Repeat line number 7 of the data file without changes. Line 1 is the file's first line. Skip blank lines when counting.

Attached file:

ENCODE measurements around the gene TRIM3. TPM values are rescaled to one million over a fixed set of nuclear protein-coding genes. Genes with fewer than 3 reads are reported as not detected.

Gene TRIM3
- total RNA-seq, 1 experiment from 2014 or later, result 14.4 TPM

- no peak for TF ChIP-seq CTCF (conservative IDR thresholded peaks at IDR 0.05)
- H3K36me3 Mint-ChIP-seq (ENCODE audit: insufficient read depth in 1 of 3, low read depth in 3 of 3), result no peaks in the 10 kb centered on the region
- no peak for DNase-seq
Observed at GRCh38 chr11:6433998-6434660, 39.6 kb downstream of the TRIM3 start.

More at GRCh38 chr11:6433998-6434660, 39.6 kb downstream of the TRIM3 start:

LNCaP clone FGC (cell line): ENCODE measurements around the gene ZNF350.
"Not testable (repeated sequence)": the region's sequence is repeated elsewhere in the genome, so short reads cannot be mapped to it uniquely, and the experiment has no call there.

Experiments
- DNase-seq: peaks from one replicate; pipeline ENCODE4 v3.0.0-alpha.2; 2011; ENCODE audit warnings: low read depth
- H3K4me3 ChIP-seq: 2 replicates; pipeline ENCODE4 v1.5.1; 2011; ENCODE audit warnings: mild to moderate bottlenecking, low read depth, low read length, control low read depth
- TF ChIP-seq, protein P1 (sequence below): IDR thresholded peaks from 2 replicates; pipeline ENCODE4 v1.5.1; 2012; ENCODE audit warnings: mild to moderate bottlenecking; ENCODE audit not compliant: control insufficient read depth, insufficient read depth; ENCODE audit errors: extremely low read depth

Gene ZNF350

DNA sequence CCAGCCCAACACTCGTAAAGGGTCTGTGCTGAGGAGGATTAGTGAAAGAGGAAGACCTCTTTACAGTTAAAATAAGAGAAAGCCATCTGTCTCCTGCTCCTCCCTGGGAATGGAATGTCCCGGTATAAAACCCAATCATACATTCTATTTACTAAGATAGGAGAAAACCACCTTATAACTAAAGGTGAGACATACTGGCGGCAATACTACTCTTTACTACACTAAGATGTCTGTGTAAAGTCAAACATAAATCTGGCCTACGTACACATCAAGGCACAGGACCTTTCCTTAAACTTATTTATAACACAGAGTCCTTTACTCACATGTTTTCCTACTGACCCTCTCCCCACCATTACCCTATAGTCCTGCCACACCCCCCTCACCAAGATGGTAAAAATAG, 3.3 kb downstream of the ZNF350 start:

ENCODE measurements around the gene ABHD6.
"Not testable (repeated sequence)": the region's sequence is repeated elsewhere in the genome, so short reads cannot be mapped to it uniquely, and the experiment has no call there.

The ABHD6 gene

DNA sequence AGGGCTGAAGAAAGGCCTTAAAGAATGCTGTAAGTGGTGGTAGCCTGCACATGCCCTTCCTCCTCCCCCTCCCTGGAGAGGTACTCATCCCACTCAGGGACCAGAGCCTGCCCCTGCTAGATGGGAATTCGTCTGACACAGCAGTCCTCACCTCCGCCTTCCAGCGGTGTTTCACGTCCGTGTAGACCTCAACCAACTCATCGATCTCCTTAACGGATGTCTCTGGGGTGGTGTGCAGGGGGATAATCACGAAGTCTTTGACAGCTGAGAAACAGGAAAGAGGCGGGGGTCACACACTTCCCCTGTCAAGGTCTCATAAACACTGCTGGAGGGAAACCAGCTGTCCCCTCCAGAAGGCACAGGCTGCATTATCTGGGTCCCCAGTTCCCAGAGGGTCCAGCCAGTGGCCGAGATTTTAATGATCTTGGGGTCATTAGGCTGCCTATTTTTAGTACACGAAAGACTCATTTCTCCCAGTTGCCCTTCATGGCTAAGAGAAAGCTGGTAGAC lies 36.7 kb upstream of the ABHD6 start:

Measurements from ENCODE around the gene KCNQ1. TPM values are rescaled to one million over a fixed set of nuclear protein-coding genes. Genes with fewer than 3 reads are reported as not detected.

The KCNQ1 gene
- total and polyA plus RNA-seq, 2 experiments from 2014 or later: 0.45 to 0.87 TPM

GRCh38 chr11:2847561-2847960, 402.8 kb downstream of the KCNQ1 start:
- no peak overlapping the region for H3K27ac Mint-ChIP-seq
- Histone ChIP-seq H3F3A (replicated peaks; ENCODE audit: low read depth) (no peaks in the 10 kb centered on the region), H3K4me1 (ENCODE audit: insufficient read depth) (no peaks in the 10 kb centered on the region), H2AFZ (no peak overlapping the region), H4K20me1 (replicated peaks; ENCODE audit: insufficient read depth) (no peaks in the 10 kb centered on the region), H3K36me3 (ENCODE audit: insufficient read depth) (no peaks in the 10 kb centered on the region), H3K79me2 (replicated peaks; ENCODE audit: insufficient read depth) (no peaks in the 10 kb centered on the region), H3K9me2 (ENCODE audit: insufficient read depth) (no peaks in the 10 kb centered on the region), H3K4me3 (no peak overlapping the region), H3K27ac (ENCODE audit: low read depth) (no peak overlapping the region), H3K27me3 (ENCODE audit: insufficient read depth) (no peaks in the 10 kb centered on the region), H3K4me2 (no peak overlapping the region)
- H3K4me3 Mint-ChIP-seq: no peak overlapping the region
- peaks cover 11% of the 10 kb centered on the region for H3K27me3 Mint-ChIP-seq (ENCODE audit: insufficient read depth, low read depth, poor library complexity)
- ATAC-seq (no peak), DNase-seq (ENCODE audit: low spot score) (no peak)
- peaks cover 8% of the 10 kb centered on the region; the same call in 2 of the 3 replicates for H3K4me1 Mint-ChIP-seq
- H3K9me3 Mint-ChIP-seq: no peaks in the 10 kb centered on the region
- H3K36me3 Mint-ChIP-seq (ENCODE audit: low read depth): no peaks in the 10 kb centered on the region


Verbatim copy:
Observed at GRCh38 chr11:6433998-6434660, 39.6 kb downstream of the TRIM3 start.